How nail art became an Olympic beauty ritual
The manicurist behind the manicure, Emily Gilmour, said the British athlete was “very involved” in the design process. The nails intentionally “celebrated” the host nation of the Olympics, she explained via email, adding, “She wanted a nod to Japanese culture.”
Dina Asher-Smith’s Great Wave off the Nails of Kanegawa by Emily Gilmour, seen at the Tokyo 2020 Olympics. Credit: Andrej Isakovic / AFP / Getty Images
At each edition of the Olympic Games, professional athletes are expected to act as their country’s spokespersons on the world stage. Audience scrutiny goes beyond athletic prowess to encompass their social media presence and physical appearance – nail art included.
Over the years, Olympic manicures have become a tournament ritual for some and a form of gentle diplomacy for others, whether it is following Asher-Smith’s lead in honoring the host nation or proudly wearing gel nail flags in a display of patriotism.
Clemilda Fernandes Silva of Brazil at the Rio 2016 Olympic Games. Credit: Patrick Smith / Getty Images
Speaking to CNN Style via email from Tokyo, Robinson said the Olympic Village nail salons are incredibly popular. She added: “Sometimes it can be difficult to get a reservation for the day.”
Close-up of the gel nails to press that Emily Gilmour made for Dina Asher-Smith of the GB team, inspired by “Great Wave off Kanegawa” by Hokusai. Credit: Emily Gilmour @emilysmakeupandnails
Since then, nail art seems to have gained popularity among Olympians. “It’s a way for athletes to express themselves beyond their performance,” said Robinson,
In the case of Hong Kong Olympic swimmer Camille Cheng, it’s also a way to stand out beyond her uniform. “As swimmers we run with pretty standard caps, goggles and wetsuits,” she said via email from Tokyo. “I think getting my nails done adds a bit of my personality.”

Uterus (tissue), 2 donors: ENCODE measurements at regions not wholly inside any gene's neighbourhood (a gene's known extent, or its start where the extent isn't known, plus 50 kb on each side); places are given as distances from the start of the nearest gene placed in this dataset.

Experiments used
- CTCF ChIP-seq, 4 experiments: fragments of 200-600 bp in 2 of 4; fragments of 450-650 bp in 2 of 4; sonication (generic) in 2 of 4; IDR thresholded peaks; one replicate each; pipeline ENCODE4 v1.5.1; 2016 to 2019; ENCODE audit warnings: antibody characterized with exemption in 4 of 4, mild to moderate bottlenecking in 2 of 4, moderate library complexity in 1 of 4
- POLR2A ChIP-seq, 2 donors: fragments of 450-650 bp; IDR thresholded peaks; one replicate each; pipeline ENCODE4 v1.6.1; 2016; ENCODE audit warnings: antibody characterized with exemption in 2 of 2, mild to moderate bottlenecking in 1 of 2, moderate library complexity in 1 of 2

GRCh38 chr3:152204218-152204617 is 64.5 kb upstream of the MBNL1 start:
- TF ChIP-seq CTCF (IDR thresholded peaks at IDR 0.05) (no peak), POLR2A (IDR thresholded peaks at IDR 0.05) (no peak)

The manicure inspired by the French flag of the printer Mélanie Couzy during the Olympic Games in Tokyo in 2020. Credit: Tauseef Mustafa / AFP / Getty Images
Cheng’s hand-painted soft gel manicure featured the Olympic rings, the Japanese flag, and the bauhinia flower that appears on the Hong Kong flag. Hong Kong salon Tinted nail artist Nana Chan also created miniature swimmers battling the waves, made up of blue swirls and negative space.
“For these Olympics, I wanted Hong Kong to be represented, Japan (because it’s held in Tokyo), the Olympic rings and something related to water or swimming,” explained Cheng, who also participated. at the Rio 2016 Olympic Games. “We are proud to represent our country on the biggest sporting stage and we reflect it in our nails.”
Tinted founder Carroll Lee called it an “honor” to work with Cheng, while nail artist Chan said, “It was almost like Camille was bringing my spirit with her to compete in the Olympics. ”
Details of another design by Emily Gilmour for Dina Asher-Smith Credit: Emily Gilmour @emilysmakeupandnails
“Good Luck Talismans”
“I believe fingernails can be a form of luck,” Gilmour said. “To me nails are no different from having a lucky necklace or some other form of talisman.”
Serena Williams’ American flag-inspired manicure at the Rio 2016 Olympics. Credit: Luis Acosta / AFP / Getty Images
Making sure the talismans stay put is another issue, however. For Asher-Smith’s elaborate designs, Gilmour created a set of “easily applied with nail glue” pressures, as they were best suited for high-intensity sports where “the nails may be under pressure.” ManiMe, a company specializing in adhesive gel nails that only take 15 minutes to apply, has also supplied similar products to the US Women’s Rowing Team in the recent past, with founder Jooyeon Song saying via email that the athletes “were looking for a nail solution that could withstand their grueling aquatic training program.”
For others, like Cheng, manicures have become a “pre-race ritual” and a form of self-care in the midst of intense training. “We work hard during the season and for me the fun part is running,” she said, adding, “I think getting my nails done is like a grooming session (and a way to). make it fun for hard work. “